Five essential ingredients for your Modern Slavery statement

The UK Modern Slavery Act (MSA) was the first in the world to require companies produce an annual statement disclosing the actions taken in that financial year to address modern slavery. Numerous countries, including Canada and Hong Kong appear to be following suit.

Despite the act coming into force four years ago, an estimated 4,482 companies have not produced an annual Modern Slavery statement.

Additionally, research by TISC report found that less than 10% of organisations with statements meet the minimum compliance criteria. However, stricter updates to the UK Modern Slavery Act – to improve compliance rates - and its use by the UK Government are on the way. There is an ongoing proposal in response to an independent review of the Act suggesting that the UK Government may start naming and shaming companies who do not produce statements – including those who produce non-compliant statements – and amending its procurement processes to only work with companies who have produced a compliant statement.

Companies must ensure that their statement meets the requirements of the Act now more than ever. Additionally, as more countries introduce legislation, it is important to fully understand the requirements of each law and how your company should respond. Many of the laws have similarities, meaning the process can be streamlined to improve efficiency and produce clearer, more consistent statements.

Underpinning a strong statement is an understanding of your company’s actions towards tackling modern slavery within the last financial year. While the approaches to tackling modern slavery differ widely, there are key elements to producing a strong statement that all companies can share.

5 top tips for a better Modern Slavery Act Statement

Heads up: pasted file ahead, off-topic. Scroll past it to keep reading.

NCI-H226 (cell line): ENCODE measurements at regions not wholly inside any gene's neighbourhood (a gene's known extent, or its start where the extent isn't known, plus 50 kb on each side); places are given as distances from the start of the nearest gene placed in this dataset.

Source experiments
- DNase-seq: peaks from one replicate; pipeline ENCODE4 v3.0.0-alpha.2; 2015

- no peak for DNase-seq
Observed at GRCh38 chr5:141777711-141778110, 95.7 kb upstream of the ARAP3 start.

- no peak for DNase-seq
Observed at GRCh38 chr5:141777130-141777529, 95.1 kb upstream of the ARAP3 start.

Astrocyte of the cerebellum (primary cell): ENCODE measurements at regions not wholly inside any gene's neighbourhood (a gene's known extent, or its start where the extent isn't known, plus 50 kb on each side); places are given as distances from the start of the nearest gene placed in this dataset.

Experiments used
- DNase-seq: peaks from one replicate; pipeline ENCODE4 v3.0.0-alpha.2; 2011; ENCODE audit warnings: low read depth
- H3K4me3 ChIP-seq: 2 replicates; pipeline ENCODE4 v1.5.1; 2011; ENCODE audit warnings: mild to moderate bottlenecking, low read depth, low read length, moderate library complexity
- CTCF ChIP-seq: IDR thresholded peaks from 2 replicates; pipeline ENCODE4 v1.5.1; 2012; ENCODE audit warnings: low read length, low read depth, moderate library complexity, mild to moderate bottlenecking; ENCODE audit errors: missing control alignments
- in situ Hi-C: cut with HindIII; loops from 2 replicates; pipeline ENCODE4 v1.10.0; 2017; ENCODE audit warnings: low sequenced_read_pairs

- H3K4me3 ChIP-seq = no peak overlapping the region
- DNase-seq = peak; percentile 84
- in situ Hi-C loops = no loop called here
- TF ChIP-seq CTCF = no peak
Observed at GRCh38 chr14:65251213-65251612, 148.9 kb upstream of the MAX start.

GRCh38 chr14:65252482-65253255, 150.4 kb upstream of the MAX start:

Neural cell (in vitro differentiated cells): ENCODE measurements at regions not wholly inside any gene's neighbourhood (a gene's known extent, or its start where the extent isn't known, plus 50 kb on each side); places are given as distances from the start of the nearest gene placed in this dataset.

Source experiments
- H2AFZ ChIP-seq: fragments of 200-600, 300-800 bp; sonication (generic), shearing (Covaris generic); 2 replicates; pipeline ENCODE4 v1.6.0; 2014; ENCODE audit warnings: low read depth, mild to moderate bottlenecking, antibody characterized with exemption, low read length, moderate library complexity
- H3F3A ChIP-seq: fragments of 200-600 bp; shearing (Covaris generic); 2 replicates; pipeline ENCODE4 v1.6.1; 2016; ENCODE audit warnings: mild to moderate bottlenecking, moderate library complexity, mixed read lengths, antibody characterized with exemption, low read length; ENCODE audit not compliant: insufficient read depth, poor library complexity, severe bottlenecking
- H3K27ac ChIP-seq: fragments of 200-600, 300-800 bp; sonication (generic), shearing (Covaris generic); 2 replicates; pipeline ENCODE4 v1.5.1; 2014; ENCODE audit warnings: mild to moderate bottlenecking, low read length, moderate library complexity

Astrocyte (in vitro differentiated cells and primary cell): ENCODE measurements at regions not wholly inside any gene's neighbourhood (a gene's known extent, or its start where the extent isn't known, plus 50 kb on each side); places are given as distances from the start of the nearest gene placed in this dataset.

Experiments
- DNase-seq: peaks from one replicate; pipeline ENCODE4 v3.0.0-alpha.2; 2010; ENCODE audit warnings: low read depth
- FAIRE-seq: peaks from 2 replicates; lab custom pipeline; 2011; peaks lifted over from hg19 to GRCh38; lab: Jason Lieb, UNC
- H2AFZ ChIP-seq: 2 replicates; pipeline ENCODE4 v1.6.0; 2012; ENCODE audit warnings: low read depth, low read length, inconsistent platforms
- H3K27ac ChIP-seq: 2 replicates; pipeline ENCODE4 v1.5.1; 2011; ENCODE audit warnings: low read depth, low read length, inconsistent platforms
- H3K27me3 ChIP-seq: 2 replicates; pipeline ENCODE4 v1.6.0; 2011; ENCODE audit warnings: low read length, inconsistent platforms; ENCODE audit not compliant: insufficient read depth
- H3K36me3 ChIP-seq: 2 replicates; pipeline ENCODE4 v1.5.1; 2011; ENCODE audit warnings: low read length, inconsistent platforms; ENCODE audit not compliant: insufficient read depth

1. Clear communication is key

Many companies can feel overwhelmed in the disclosure process – not knowing what is relevant or pertinent to share in a statement. When writing your statement, remember that the audience for this statement can range from your own employees, shareholders and customers, to the general public and NGOs. Include a clear overview of your company – what you do, where you do it, how many people you employ and an overview of your supply chains. This information gives important context for the rest of the statement. Maps and infographics can be helpful in communicating lots of data, while case studies and call outs bring stories to life.

2. Be bold and transparent

Companies are often afraid of disclosing too much about their approach to modern slavery as they do not want to seem like they haven’t achieved as much as hoped for. However, transparency is the aim of the game, and sharing where there is more work to be done is not a flaw – in-fact it is to be commended and demonstrates integrity in tackling the issue of Modern Slavery. The TISC guidance notes that businesses can list actions they plan to undertake in the future as well as those already completed. This can be used to demonstrate progress and integrated actions which may take longer to implement.